Nameplate also indicated the motor is electronically protected. No need for a manual motor starter.

Nameplate indicates a minimum of 15A supply conductors. #10 meets that requirement.

Nameplate indicates a maximum of 15A overcurrent protection. Breaker has to be changed to 2 pole 15A.
 

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I am a bit confused with the name plate, 208 v where I live is 3 phase. No taking 2 legs of the 3 phase does not get you 208. 230/240 is a common single phase voltage. Which number you use is more regional than anything else. Where I live 240 is the correct number. The reference to the 120 volts is for a motor heater which with any luck you do not need and do not have. Ignore this unless you have one.
You are incorrect on pretty much all of the quoted stuff above.

IF you have 208V 3 phase, taking 2 legs of that power will give you 208V. I've never seen a volt meter with 3 leads, don't know how you expect to check voltage on all 3 legs at the same time. Just trust me on this, 208V 3 phase will give you 208V between any 2 of the 3 wires.

230V 3 phase is around, usually in older parts of the city. This is kind of an oddball service since one of these legs to ground/neutral will measure 208V, but this 208V can't be used for anything. If you want 230V single phase you can use this oddball leg with one of the other legs (or any combination of 2 of the 3 legs) and you will get 230V. It's only if you are trying to get 120V where this oddball 208V to ground leg comes into play, and then you need to avoid it.

Also, the part where you said "The reference to the 120 volts is for a motor heater" is incorrect as well. As was stated by a few people, the reference to 120V is just as the sticker says, "Max voltage to ground of supply circuit...". That means L1 to ground and/or L2 to ground should be less than 120V. The warning is referring to the situation above where one leg of 230V 3 phase will give you 208V to ground. The sticker is telling you that you need to avoid that leg.

You are correct that I think this warning only applies if you have the optional heat kit, which the OP might not have, so either way he can probably ignore it.
 

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We're talking about 2 quite different things.

208V 3-phase "wye", which gives 3 phases of 120V. Just the thing for an apartment building.



In 208 "wye", all 3 phases are 120V away from neutral and ground. You can connect a load between any 2 phases and get 208V, or connect it to all 3 phases (with no neutral) and get 208V "delta" (sorta).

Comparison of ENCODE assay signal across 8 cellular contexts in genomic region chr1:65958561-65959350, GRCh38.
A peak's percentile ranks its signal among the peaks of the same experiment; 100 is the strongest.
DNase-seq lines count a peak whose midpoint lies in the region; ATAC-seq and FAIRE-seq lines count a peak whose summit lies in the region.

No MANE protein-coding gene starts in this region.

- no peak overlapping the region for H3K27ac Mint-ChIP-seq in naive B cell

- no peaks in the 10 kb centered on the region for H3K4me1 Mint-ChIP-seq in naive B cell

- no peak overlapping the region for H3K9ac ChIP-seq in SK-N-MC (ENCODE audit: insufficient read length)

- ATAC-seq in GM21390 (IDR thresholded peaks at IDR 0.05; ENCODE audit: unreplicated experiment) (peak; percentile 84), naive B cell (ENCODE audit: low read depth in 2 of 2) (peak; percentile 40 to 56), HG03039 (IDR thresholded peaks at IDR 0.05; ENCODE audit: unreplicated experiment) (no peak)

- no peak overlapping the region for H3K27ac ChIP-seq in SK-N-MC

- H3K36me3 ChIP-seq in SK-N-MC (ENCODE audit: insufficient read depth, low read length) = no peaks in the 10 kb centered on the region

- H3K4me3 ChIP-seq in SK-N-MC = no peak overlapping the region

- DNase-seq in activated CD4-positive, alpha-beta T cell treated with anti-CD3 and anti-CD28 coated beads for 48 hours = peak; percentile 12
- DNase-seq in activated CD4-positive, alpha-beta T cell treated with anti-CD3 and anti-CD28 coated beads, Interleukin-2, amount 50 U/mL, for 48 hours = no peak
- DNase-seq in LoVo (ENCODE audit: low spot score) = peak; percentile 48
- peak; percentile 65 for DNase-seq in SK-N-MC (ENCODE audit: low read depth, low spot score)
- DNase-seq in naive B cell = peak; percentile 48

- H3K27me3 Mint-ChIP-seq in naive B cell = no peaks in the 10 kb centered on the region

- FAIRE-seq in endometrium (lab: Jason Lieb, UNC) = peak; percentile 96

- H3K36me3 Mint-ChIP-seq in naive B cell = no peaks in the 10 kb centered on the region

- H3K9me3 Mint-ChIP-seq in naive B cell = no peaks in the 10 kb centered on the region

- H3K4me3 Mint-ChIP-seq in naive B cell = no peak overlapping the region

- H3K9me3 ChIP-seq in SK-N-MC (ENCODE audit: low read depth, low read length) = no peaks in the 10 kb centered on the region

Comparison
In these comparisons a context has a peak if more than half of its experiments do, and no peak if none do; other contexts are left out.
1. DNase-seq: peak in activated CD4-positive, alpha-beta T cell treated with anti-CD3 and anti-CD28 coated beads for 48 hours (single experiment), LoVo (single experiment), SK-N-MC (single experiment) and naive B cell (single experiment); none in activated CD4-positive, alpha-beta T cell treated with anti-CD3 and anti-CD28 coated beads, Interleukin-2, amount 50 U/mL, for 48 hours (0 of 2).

The other thing we're looking at is 240V "delta" with a modification to place neutral/ground halfway down one leg of the "delta", so that leg looks like a 120/240V split-phase system.



You can put 240V loads on any side (any 2 corners), 240V "Delta" loads on all 3 corners, 120V loads on either half of the bottom side, and then you have this wacky leftover thing between phase B and neutral/ground, that is 208V, but not all that useful. As I said, the appliance's instructions are saying "don't use that because the wild leg is over 120V from ground".

By the way, if someone uses a rotary or electronic phase converter to take 120/240V service and "manufacture" that third phase B, that will come out as "wild leg".
 

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Nameplate indicates a maximum of 15A overcurrent protection. Breaker has to be changed to 2 pole 15A.
As I mentioned before with the heat pack... an air-handler may be manufactured/ordered without it, but one may be fitted at the time of install. (i.e. approved electric heater accessory.) In this case the original nameplate is no longer correct.

If the OP cannot make an educated assessment of this possibility, he should get an HVAC tech or Electrician to do so.
 

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I am a bit confused with the name plate, 208 v where I live is 3 phase. No taking 2 legs of the 3 phase does not get you 208. 230/240 is a common single phase voltage. Which number you use is more regional than anything else. Where I live 240 is the correct number. The reference to the 120 volts is for a motor heater which with any luck you do not need and do not have. Ignore this unless you have one.

Motors should be protected by no more than 150% of the name plate full amp draw. So your more like 10 amps. 30 will work and it will allow > 3 times the energy in when there is a problem so that for sure there will be a lot of magic let out of the circuits. 10 amp breakers are hard to find, So get a manual motor started with one over load, sized correctly to protect the motor
First one on the search I did. Provided in case your not familiar with them
Breakers are not installed to protect equipment, they protect the wire. A 30 amp breaker should have 10 gauge
White wires are not limited to the grounded conductor work in residential. They can are are used as current carrying conductors.
Be safe
“Motor heater”?

I’ve seen heaters in motors when condensation is an issue, but never in a furnace’s motor. Maybe you’re talking about a crank case heater? Those are located in the outdoor unit at the compressor... different data tag.
 

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Discussion Starter #20
The breaker has been changed to 15 amp double pole. The wire from the breaker to a disconnect near the air handler is 10 gauge (orange). The wire from the disconnect to the air handler is 12 gauge (yellow). And yes, I used the 10 gauge wire from the breaker just for the possibility that I may add a heating element in the future. There is no heating element now. I will take a picture of the 15 amp double pole breaker and upload it tomorrow.